Therefore, to properly worship Zeus, the common father of all, and the Gods under Him, we must be helpful and care for those of us who are less prosperous than others, regardless if they are different or foreign. The Gods are the sources of virtue and order, and so we should serve Them by actualizing virtue and its cultivation, justice, in human society. Much like how in Plato’s Republic the individual who escapes the cave willingly descends back to try freeing those still trapped inside (Plato Republic, VII 516e-517a), those of us who are servants of the Gods and more fortunate than others should willfully cooperate with the divine to promote well-being and virtue among humankind, and accomplish efforts which brings benefits to humanity, so we may all be brought closer to the Living Immortals. Thus, we cannot be opposed to helping the vulnerable, because otherwise, we are failing in our task to serve the Gods.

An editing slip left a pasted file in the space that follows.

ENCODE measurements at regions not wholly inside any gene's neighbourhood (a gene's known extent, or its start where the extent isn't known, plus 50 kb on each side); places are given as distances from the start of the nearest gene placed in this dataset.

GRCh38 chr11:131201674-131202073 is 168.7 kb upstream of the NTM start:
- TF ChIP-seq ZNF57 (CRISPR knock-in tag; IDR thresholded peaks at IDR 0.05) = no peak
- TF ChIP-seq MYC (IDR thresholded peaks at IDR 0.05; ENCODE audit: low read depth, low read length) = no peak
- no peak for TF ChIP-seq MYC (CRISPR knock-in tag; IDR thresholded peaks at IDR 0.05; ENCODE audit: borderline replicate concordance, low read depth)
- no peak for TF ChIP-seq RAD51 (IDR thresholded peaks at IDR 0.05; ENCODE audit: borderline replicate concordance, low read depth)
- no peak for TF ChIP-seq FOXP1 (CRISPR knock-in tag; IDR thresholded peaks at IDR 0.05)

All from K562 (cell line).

We can see many actions by the divine Julian, the last great leader of the Hellenic religion, which brought benefit to mankind, such as the establishment of universal charity for the less fortunate regardless of religious affiliation, the restoration and reopening of temples which had been vandalized, destroyed or shut down by extremists, the restitution of confiscated temple properties, and an edict of universal religious tolerance in the year 362 ACE. He even challenged social hierarchy by writing that it was not necessary to be rich or important to be a priest, and that even the poor and humble could be appointed, provided they possessed “love for God and love for his fellow men” (Flavius Claudius Iulianus, II 337) (Nicholson 1994, 2). These all could be considered edicts of “social justice” by contemporary standards.